Professionals are trained to spray for ticks only where necessary, only at the correct times, and only under proper weather conditions. A small, strategic application of an acaricide (primarily along the yard perimeter) twice each year is all that is necessary to drastically reduce the tick population on your property so you can keep your family and pets safe from exposure to Lyme and other tick-related diseases.
In dire situations like these, in which the risk of not using chemical combatants is potentially more dangerous to your health than using them, it’s time to reconsider pesticides. Currently, the CDC’s top recommendation for preventing ticks in your yard is safely applied acaricides—and they suggest hiring professionals in order to eliminate health concerns and/or risk9.
How Lucas Tree Can Help
Our tick control program involves a thorough analysis of your property’s “hot spots” as well as the location of your gardens, so that when we come back to spray we know exactly where to spray—and where to avoid. We make sure to call you prior to our arrival to ensure that your windows are closed and your pets are safely inside. Our licensed applicators use backpack mist blowers to apply microfine droplets of a pyrethrin-based acaricide evenly over areas where ticks are most likely to be hiding. This form of application enables us to provide superior proven results with fewer chemicals—and that’s something we’re very proud to be able to do.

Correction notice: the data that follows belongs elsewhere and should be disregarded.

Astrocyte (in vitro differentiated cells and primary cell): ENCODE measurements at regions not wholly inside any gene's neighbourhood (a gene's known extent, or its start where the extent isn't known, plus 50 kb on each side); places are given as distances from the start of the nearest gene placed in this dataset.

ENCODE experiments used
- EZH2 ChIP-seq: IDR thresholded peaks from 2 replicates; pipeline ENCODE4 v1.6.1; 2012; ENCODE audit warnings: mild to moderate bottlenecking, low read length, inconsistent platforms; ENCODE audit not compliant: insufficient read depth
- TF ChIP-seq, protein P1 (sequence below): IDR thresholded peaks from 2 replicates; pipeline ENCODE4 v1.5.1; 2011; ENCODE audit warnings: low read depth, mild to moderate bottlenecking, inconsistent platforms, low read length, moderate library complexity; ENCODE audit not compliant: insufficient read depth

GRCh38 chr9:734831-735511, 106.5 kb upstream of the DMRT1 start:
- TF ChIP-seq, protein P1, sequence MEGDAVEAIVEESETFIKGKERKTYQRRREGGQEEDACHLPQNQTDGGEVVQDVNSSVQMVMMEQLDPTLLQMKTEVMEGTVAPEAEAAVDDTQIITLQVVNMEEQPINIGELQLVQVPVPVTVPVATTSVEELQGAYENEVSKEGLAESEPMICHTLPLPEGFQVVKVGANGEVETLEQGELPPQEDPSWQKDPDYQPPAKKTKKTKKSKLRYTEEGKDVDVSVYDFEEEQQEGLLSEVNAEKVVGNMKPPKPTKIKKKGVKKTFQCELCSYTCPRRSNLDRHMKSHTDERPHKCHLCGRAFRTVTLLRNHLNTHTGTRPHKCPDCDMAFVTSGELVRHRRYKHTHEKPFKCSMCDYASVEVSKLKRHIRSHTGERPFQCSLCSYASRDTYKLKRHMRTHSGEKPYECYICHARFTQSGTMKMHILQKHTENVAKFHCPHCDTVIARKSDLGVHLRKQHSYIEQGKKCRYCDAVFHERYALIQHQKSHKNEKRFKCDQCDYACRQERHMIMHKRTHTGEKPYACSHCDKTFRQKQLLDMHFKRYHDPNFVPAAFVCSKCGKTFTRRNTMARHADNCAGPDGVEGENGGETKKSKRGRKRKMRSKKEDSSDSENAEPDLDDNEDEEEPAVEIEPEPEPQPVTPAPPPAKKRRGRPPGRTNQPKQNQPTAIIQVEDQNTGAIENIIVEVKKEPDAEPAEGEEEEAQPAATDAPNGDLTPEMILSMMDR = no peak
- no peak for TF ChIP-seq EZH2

Since day one, our company values have been deeply rooted in protecting our planet’s natural resources. We take our roles as environmental stewards very seriously, and we firmly believe in using pesticides only when absolutely necessary. When it comes to minimizing the threat of tick-related diseases, we address it in the safest—and most effective—way we possibly can. We are as passionately committed to our clients’ safety as we are to the health of the properties on which they live; we wouldn’t be here for as long as we have been if that wasn’t the case. If you have any concerns or questions about our tick services, or you’d like us to come take a look at your property, Talk with a Lucas Tree Expert today and we’ll make sure that your yard is as tick-free as possible this year.